Customs in crackdown on import duty cheats
Customs officers are cracking down on businesses which are trying to avoid paying import duty in an attempt to keep a lid on the government deficit.
In the six months to June, 272 cases of valuation fraud were uncovered involving 380 million yuan (HK$357 million) in unpaid duty, said Sheng Guangzu, deputy-director of the General Administration of Customs.
As part of China's entry to the World Trade Organisation (WTO), import tariffs on a wide range of goods have been reduced.
Many companies have been taking advantage of this by 'document laundering' - turning high-duty goods into low-tariff items, under-reporting the size of shipments and quoting lower prices for transactions - to avoid paying Customs duty.
Tariff income in the first eight months of this year was 160.8 billion yuan - 3.3 per cent down on the same period last year.
Mr Sheng said tax evasion had become a growing problem since China's entry into the WTO.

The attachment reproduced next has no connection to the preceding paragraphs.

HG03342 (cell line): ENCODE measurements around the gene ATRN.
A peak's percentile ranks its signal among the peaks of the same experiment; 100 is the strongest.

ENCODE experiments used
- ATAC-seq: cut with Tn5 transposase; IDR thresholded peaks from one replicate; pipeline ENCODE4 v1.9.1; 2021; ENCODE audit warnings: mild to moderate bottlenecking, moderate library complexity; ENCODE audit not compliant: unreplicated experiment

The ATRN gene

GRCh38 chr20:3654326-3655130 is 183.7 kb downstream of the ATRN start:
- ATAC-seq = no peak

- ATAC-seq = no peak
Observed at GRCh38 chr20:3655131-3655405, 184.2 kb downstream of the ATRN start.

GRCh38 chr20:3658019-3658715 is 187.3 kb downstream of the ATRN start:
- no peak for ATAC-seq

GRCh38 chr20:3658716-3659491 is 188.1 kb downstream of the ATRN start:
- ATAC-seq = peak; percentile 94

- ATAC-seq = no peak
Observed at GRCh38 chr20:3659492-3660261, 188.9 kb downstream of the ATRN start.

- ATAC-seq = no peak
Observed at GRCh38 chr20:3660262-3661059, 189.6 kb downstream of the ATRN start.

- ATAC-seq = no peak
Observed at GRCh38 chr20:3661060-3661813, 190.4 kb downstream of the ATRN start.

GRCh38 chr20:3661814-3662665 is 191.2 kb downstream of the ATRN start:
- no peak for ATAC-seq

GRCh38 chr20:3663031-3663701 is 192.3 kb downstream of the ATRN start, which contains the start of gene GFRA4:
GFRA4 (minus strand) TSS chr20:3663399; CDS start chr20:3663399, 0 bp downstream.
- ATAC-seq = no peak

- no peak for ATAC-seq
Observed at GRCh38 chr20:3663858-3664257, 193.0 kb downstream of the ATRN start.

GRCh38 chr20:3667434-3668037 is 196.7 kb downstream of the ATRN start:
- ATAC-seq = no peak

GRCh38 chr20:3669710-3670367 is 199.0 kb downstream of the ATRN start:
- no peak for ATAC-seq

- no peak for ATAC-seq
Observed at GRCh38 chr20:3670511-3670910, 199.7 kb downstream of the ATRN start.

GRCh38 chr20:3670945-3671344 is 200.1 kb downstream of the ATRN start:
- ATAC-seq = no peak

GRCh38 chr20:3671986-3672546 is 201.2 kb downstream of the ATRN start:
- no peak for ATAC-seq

'In the face of the new situation of valuation fraud this year, Customs is intensifying its efforts against smuggling,' Mr Sheng said.
While smuggling is not a new phenomenon in China, the entry to the WTO had created a new playing field, he said.
One area of change involved a new method to assess the value of imports based on the actual price of transactions.
Mr Sheng said Customs had blacklisted 14 companies for evading taxes, including nine in Guangdong province, as part of the crackdown on tax dodgers.
The crackdown comes as the government struggles to raise tax revenue to keep its deficit down.
Although revenue for the government, both central and local, increased 10.7 per cent in the first seven months of this year, expenditure increased 18.7 per cent.
Huang Yiping, a senior economist with Salomon Smith Barney in Hong Kong, estimated that the government's deficit would reach 424.5 billion yuan this year, compared with the 309.8 billion yuan forecast.
Declining tax revenue is a big worry for the government. Last November, Premier Zhu Rongji chaired a meeting where he demanded that efforts be stepped up to raise revenue.
Mr Huang conceded the crackdown by Customs might not have a big impact on government revenue, as tariffs accounted for only a small share of overall income.